Despite attempts to reach a peace, Sudanese groups continue to battle
Khartoum came under attack from airstrikes and artillery on Friday after the rival Sudanese army and the paramilitary Rapid Support Forces failed to reach a truce after promising to protect people and enable aid to reach the region.
Notably, after nearly a week of negotiations, the two sides, who had previously shared authority before disagreeing over a move to civilian control, signed a “declaration of principles” in Saudi Arabia late on Thursday.
Moreover, RSF advisor Moussa Khadam said in an interview with Sky News Arabia that the organization intended to achieve a total cease-fire and would adhere by the agreed-upon rules. Violence didn’t stop, either, and the army hasn’t spoken out about the deal.
Since savagely clashing on April 15, the opposing military groups have given no indication that they are prepared to put a stop to the bloody combat that has driven hundreds of thousands of people from their homes and threatens to plunge Sudan into a full-blown civil war.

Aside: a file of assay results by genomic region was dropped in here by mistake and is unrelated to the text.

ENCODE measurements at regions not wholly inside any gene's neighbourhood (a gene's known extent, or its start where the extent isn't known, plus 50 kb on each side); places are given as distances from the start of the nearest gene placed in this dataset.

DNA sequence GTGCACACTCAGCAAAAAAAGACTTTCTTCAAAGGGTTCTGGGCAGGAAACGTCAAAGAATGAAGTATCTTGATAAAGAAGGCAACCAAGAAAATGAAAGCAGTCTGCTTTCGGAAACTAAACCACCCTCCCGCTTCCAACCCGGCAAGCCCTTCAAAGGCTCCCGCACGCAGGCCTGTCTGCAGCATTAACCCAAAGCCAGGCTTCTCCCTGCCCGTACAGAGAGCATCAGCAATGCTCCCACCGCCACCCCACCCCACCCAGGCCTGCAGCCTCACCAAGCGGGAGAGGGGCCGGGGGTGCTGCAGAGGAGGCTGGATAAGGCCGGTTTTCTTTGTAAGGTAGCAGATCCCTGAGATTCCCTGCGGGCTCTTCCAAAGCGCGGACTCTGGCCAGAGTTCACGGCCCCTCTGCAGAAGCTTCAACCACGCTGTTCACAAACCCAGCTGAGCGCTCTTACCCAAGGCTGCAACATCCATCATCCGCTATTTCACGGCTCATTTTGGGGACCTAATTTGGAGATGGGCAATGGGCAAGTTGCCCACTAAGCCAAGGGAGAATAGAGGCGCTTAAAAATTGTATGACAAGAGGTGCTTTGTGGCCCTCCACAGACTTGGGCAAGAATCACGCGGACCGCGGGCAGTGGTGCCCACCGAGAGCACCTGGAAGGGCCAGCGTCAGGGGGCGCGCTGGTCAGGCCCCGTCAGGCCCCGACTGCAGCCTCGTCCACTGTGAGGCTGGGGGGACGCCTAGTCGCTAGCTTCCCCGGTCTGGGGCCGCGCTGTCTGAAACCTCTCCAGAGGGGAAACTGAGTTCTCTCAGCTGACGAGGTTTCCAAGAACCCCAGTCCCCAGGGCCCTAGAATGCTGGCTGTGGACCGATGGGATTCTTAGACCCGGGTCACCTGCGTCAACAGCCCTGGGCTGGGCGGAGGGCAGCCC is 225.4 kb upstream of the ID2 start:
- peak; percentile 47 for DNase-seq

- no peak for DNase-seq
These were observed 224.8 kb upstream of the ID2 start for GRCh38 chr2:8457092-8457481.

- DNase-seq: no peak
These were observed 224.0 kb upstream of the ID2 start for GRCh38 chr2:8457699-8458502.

Furthermore, the UN said on Friday that 200,000 people have now fled into neighboring nations as a result of the violence paralyzing Sudan’s economy and strangling its trade.
Volker Perthes, the UN representative for Sudan, stated that he anticipated the resumption of ceasefire negotiations on Friday or Saturday and noted that whereas earlier ceasefires failed because both sides believed they could win, no side now feels that victory will come easily. His optimistic judgment stood in stark contrast to the dissatisfaction felt by many in the city.
Blasts were also audible in the nearby Bahri neighborhood. “We were expecting that the agreement would calm down the war, but we woke up to artillery fire and airstrikes,” said Mohamed Abdallah, 39, a resident of Khartoum.
However, after two weeks of relative peace, violence between local militias in western Darfur flared up again in the city of Geneina when one group assaulted another. The battle, which last month claimed 450 lives, shook homes with gunfire and artillery.
Locally negotiated ceasefires between the army and RSF appeared to hold in other areas of Darfur, where a conflict has simmered since 2003, killing 300,000 people and displacing 2.5 million.